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Brink 360 Review

10/05/2011 Specialist Multiplayer Gamer Review
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Brink 360





Further reading:
Mirror's Edge
Turing tests
Left 4 Dead

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Brink is a pastiche of different games, but with a clear vision of what it means to bring these things together. It's a first person running game like Mirror's Edge, it melds single and multiplayer like Left 4 Dead and it brings pixel perfect PC shooting to a console audience like Team Fortress -- but somehow it isn't the car crash it could have been.

The success of Brink's whole comes largely from the brash swagger and style the game manages to conjure. It means that rather than the various technical elements, it's Brink's character and presentation that are front and centre. A visual style ties the experience together, while providing a clean aesthetic that enables the dense forest of cues and information to remain readable at all times.

As a multiplayer gamer this is good news. So often the arena based experiences that take the lion share of online gameplay are bereft of character. Single player campaigns usually get all the attention to detail and interesting plot twists while the multiplayer game is left to survive on the basis of its play mechanics alone.

That Brink sets this straight is no accident. It combines single player and multiplayer into one seamless experience. Rather than have two separate experiences, here you are never quite sure if you will be playing alone or against real opponents. Also, from a multiplayer perspective things are inherited from a singleplayer game -- objectives and missions are stronger and persist in all modes, and there is a greater sense of purpose that is not a million miles away from what was achieved by MAG (PS3).

It sounds like a big ask, but it is something that Brink seems more than capable of delivering. What results is fast paced gameplay that requires multiplayer tactics to succeed, but is at the same time shot through with a genuine sense of purpose and mission previously the reserve of single player campaigns.

Around this core innovation Brink pulls in successes from other games. Movement is one of the first things you will notice being a little different here. Mirror's Edge is obviously a big influence, here as there you often catch glimpses of your hands and limbs as you jump over obstacles. But more than just copying that style though, in Brink this creates a more fluid way to move around the environment that feels athletic and satisfying.

Then there is the objective system itself. When you start you get to choose from four different classes: Soldier, Medic, Engineers and Operative. Each class has different abilities each with their own advantages and disadvantages in the game. But more than this you can also opt to pursuit a side-mission while the rest of your team get on with the main objective. It's a clever move that accommodates a wider range of players than a typical multiplayer game -- and reminded me a little of the sort of tactics that emerge in Counter Strike.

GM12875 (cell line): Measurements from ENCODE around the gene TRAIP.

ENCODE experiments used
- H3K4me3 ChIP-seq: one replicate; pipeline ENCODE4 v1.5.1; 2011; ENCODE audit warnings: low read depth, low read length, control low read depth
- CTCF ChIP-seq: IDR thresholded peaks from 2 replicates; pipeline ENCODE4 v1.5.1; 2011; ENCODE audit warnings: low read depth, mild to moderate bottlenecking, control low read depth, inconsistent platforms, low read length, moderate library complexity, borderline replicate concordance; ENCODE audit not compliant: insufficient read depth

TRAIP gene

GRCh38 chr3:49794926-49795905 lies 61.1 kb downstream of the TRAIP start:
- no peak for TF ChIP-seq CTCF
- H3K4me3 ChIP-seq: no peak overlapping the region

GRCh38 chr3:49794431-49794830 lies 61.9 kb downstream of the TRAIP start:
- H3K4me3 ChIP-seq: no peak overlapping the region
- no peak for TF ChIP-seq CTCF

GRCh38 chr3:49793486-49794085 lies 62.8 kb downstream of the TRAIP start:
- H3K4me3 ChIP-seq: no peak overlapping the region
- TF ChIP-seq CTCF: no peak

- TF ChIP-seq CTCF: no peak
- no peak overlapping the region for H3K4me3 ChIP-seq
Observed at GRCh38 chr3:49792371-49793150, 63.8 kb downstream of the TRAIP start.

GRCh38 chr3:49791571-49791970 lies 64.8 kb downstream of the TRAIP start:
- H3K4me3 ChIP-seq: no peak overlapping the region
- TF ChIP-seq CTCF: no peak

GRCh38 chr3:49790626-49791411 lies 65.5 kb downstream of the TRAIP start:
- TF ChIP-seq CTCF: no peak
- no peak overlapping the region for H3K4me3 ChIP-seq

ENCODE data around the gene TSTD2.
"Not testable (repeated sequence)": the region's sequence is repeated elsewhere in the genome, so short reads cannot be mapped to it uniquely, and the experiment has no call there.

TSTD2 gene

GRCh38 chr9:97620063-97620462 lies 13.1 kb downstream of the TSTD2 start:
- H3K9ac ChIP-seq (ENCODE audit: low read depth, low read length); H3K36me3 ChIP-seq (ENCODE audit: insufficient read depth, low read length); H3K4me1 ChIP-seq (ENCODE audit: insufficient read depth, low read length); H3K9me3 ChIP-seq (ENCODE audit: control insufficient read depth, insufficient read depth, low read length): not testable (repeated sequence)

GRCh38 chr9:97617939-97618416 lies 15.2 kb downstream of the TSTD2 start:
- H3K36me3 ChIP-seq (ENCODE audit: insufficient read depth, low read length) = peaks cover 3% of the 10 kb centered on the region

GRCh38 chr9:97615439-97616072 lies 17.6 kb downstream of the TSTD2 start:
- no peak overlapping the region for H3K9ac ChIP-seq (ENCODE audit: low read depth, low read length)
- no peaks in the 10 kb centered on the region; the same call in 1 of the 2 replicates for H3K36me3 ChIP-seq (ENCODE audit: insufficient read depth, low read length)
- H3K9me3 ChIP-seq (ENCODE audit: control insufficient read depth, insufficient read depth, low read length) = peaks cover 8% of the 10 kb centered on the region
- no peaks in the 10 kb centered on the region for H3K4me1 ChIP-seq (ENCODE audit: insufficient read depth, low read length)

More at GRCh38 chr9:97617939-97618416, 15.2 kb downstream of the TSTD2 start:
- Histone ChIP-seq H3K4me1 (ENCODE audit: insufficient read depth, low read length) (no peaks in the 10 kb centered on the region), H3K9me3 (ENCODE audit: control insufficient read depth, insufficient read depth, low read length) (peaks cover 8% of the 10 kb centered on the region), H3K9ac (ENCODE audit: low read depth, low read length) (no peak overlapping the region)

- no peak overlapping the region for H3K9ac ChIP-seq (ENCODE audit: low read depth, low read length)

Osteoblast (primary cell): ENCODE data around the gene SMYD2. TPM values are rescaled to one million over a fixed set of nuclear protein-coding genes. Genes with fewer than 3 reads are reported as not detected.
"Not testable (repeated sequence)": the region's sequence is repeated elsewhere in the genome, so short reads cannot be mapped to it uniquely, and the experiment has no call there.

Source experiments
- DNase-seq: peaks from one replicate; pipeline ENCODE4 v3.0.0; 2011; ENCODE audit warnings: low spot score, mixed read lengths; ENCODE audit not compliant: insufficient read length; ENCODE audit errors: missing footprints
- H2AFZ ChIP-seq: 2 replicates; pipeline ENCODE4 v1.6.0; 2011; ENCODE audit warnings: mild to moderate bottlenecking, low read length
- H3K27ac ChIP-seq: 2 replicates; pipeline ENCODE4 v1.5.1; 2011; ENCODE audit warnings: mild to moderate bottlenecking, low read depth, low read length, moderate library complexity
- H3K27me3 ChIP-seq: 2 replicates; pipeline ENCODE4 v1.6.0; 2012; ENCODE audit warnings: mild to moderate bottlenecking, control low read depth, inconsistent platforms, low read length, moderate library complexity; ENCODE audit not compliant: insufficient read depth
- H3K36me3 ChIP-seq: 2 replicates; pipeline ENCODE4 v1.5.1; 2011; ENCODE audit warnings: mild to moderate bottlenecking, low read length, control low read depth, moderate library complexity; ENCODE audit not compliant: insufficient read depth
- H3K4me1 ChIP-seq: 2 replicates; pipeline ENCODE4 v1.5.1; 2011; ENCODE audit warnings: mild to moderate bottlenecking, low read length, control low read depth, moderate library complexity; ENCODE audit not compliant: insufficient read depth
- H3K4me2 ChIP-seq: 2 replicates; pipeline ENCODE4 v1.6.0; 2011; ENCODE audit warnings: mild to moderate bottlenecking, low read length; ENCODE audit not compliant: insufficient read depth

Around this core innovation Brink pulls in successes from other games.

The whole game looks not a million miles away from the cartoon excess of Team Fortress 2. However this is a grittier world that resists a whole hog adoption of a Pixar look and feel. This leads into the characters which are each well realised with a distinct (if a little cartoony) appearance.

There are of course limitations to this melting pot of ideas. At times you can feel disconnected from the main action if you have opted for a side-quest. Also, the incentive for playing the game through these more alternative routes is not as high as the more traditional gameplay. I would have liked to see Splash Damage fragment the team more often and rewarded individuals who played key roles away from the main sites of battle.

The computer players are also a little uninventive at times as well. Having being spoilt for so many years by Halo's huge successes in creating enemies that would pass all but the most detail of Turing tests, Brink's AI feels a little dated -- maybe more artificial than intelligent.

The story is also as derivative as ever, and really amounts to an excuse rather than a reason to play. With the innovative blurring of gameplay modes this feels all the more like a missed opportunity to really leverage an unusual story. Again, I would have been interested in plot-driven incentives to play the game differently. If Brink's ambitious game mechanics could have been matched with a more unusual story that actually made sense of these intriguing fresh opportuniti8es in gameplay, it could have connected with a much broader audience.

It is refreshing to see some new ideas

As it stands though, Brink is still a special game, just one that has in its sights a relatively small group of people -- hardcore gamers. Of course that is in no way a bad thing if you are in this group.

As someone who has spent most of my recent years playing multiplayer games with friends, it is refreshing to see some new ideas being injected into the genre. Blurring the lines between single and multi-player action has been attempted by various studios of the year - with successes like Left 4 Dead and failures like The Crossing now part of the gaming cannon - but Brink represents a genuine next step and feels fresh to play.

Written by Sid Andrews

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Sid Andrews writes the Multiplayer Gamer column.

"Multiplayer modes are often the only parts of a game a play. Initially this was just because I was short on time, but more recently I've realised these are simply my favourite parts."

Here are the games I've been playing recently:

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